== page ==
To this degree, it is important to note that 1H-MRS investigations in the literature have also revealed results that varied in relation to drinking and withdrawal status (4850). Indeed, in the current study, the effects of baclofen on GSH/Cr and NAA levels and the predictive associations of GSH/Cr concentrations with follow-up drinking were only evident when controlling for recent alcohol consumption. Thus, our data support the hypothesis that recent alcohol consumption may account for differences in neurometabolites that may be observed in alcohol dependent patients.

There are several limitations in our study including the modest sample size, albeit not uncommon in 1H-MRS studies. Increased power would allow for analysis of interactions between PL vs. BAC, abstinence vs. recent drinking and the relationship between treatment outcome. Indeed, this was a secondary substudy of a larger trial and although we controlled for recent alcohol consumption and there were no differences between groups on baseline characteristics, interpretation would be improved if scanned participants were specifically randomized and all participants reported the same window of alcohol consumption. To this degree, the before vs. after treatment design with two scans scheduled at baseline and follow-up in the trial is optimal. Strengths include the inclusion of follow-up drinking outcomes in a randomized controlled trial and that this is the first examination of neurometabolites following baclofen administration in patients with alcohol dependence.

Conclusion

This is the first 1H-MRS study of baclofen administration on neurometabolites in alcohol dependent individuals. Baclofen, relative to placebo, significantly increased levels of the antioxidant, GSH, and NAA a marker of neuronal integrity, in the parietal lobe of recently drinking alcohol dependent patients. In these patients, higher GSH levels predicted beneficial treatment outcomes at follow-up suggesting a role for oxidative stress in AUD. MRS is a valuable technique to study neurobiology of human AUD in vivo and to identify the impact of treatment.

Author Contributions

KM contributed to MRS study conception and design, supervision of the MRS study and main trial, data analysis and writing of the manuscript. JL contributed to the design of the MRS protocol and analysis. KC contributed to the MRS analysis. WL contributed to patient recruitment, conducting neuroimaging sessions and data maintenance. WL also contributed to data analysis and the presentation of the manuscript. PH and AB contributed to conception of the main trial, design and supervision. PH contributed as site investigator and physician. All authors have approved the final manuscript.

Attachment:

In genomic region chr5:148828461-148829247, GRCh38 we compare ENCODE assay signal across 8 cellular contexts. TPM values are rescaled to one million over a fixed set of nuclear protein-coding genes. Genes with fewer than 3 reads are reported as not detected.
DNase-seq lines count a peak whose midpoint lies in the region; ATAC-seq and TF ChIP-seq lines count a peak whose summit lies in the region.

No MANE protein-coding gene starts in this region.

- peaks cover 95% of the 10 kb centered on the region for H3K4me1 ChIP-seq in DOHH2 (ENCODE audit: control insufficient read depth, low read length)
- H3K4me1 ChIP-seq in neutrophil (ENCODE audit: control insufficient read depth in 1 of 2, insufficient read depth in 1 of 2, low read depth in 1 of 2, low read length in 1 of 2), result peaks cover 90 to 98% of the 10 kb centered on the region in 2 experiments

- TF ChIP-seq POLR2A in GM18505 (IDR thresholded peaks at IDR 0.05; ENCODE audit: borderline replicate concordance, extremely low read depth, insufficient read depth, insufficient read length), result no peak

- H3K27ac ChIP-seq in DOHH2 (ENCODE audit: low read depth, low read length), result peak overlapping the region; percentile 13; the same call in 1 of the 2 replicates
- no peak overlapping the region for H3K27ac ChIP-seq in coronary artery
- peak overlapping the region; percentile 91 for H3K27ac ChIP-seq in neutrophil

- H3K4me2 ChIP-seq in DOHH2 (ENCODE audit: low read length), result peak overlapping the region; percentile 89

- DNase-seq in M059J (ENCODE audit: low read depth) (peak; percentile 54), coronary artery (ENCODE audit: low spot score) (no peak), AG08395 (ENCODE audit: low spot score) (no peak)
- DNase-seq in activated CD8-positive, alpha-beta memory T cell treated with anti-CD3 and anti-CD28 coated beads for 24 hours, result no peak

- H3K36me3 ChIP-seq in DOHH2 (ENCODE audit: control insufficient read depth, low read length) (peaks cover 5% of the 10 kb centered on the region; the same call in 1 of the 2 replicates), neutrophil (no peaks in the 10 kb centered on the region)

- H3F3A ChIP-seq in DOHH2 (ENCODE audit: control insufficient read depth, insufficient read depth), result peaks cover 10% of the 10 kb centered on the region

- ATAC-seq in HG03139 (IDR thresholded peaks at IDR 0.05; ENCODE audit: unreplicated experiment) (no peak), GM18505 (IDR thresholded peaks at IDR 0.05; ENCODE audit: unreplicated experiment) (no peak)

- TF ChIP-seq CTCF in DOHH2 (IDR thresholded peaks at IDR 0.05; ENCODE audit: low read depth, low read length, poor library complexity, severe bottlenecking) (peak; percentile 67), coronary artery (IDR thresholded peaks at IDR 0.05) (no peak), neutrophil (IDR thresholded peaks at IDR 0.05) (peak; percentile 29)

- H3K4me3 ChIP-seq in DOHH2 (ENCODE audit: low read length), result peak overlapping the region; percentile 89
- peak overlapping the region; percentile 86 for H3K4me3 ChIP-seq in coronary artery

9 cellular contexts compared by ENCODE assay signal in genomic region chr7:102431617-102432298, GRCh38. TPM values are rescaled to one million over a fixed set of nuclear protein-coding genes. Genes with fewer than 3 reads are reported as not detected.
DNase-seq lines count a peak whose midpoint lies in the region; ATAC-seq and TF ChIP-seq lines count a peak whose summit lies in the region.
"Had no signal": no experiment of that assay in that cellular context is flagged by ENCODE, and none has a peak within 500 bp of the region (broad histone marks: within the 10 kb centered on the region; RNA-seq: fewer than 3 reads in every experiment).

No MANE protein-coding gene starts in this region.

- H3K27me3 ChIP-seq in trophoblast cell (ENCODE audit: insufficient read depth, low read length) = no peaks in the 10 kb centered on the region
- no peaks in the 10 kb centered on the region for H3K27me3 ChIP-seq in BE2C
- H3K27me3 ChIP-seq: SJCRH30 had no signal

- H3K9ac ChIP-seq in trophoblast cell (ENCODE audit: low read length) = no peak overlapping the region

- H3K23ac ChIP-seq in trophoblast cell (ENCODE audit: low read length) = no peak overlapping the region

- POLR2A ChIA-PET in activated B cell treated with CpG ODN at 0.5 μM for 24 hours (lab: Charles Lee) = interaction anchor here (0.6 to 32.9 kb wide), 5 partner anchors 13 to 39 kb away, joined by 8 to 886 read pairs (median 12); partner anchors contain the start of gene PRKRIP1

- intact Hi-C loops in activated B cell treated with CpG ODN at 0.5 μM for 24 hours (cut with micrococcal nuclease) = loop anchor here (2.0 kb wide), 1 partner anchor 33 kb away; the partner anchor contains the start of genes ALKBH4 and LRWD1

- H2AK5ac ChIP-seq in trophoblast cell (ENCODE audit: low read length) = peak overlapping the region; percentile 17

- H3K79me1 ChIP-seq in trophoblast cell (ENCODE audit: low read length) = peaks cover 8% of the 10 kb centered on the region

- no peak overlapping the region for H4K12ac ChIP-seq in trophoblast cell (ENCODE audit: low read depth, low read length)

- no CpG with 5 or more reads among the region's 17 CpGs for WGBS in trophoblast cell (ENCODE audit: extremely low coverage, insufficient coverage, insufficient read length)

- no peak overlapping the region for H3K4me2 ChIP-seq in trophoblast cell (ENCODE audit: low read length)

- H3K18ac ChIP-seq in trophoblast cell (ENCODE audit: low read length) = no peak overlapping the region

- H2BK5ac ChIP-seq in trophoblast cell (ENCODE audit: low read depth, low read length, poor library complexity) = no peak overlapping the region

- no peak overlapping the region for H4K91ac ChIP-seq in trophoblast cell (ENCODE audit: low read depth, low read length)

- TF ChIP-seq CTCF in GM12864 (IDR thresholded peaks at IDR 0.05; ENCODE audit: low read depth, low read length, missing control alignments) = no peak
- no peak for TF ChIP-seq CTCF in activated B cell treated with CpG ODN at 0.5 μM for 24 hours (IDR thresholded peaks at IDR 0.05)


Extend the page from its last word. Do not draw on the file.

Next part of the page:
Conflict of Interest Statement

The authors declare that the research was conducted in the absence of any commercial or financial relationships that could be construed as a potential conflict of interest.

Acknowledgments

This study was supported by a Scanning Initiative grant from the Brain and Mind Research Centre (KM) and a grant from the National Health and Medical Research Council of Australia AP1009106 (KM, AB, and PH).

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Keywords: GABA, glutamate, GSH, NAA, baclofen, alcohol dependence

Citation: Morley KC, Lagopoulos J, Logge W, Chitty K, Baillie A and Haber PS (2018) Neurometabolite Levels in Alcohol Use Disorder Patients During Baclofen Treatment and Prediction of Relapse to Heavy Drinking. Front. Psychiatry 9:412. doi: 10.3389/fpsyt.2018.00412

Received: 31 May 2018; Accepted: 13 August 2018;
Published: 04 September 2018.

Edited by:

Roberta Agabio, Università degli Studi di Cagliari, Italy

Reviewed by:

Henriette Walter, Medizinische Universität Wien, Austria
Gabriele Ende, Zentralinstitut für Seelische Gesundheit (ZI), Germany

Copyright © 2018 Morley, Lagopoulos, Logge, Chitty, Baillie and Haber. This is an open-access article distributed under the terms of the Creative Commons Attribution License (CC BY). The use, distribution or reproduction in other forums is permitted, provided the original author(s) and the copyright owner(s) are credited and that the original publication in this journal is cited, in accordance with accepted academic practice. No use, distribution or reproduction is permitted which does not comply with these terms.

*Correspondence: Kirsten C. Morley, kirsten.morley@sydney.edu.au